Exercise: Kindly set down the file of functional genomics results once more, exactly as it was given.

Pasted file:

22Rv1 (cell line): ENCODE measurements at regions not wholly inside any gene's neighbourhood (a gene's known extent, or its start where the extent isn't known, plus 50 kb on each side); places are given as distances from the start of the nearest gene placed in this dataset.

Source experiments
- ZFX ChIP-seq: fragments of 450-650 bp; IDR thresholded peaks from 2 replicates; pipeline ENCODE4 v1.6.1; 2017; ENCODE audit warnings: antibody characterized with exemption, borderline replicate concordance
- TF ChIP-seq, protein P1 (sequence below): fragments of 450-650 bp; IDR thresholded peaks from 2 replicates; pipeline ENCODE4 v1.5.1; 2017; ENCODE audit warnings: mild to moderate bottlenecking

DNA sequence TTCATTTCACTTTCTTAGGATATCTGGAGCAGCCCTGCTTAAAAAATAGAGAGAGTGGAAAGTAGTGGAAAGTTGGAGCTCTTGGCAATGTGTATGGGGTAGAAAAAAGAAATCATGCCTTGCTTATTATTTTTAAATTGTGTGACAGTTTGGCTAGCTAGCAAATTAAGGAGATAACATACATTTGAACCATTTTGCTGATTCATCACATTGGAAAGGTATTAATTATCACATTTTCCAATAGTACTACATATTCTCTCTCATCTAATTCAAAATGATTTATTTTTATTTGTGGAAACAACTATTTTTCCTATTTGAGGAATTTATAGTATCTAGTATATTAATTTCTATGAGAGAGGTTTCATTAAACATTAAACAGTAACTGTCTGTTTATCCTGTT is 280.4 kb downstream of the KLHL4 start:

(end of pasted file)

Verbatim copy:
22Rv1 (cell line): ENCODE measurements at regions not wholly inside any gene's neighbourhood (a gene's known extent, or its start where the extent isn't known, plus 50 kb on each side); places are given as distances from the start of the nearest gene placed in this dataset.

Source experiments
- ZFX ChIP-seq: fragments of 450-650 bp; IDR thresholded peaks from 2 replicates; pipeline ENCODE4 v1.6.1; 2017; ENCODE audit warnings: antibody characterized with exemption, borderline replicate concordance
- TF ChIP-seq, protein P1 (sequence below): fragments of 450-650 bp; IDR thresholded peaks from 2 replicates; pipeline ENCODE4 v1.5.1; 2017; ENCODE audit warnings: mild to moderate bottlenecking

DNA sequence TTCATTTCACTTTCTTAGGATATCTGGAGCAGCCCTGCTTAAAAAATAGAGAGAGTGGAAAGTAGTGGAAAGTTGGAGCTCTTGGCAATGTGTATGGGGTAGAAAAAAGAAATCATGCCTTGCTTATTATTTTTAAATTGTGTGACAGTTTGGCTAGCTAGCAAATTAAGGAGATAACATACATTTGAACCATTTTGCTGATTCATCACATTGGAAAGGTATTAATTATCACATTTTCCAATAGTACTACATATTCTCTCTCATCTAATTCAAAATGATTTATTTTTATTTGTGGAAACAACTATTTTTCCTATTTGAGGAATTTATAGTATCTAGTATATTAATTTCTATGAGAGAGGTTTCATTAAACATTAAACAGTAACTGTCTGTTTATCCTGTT is 280.4 kb downstream of the KLHL4 start: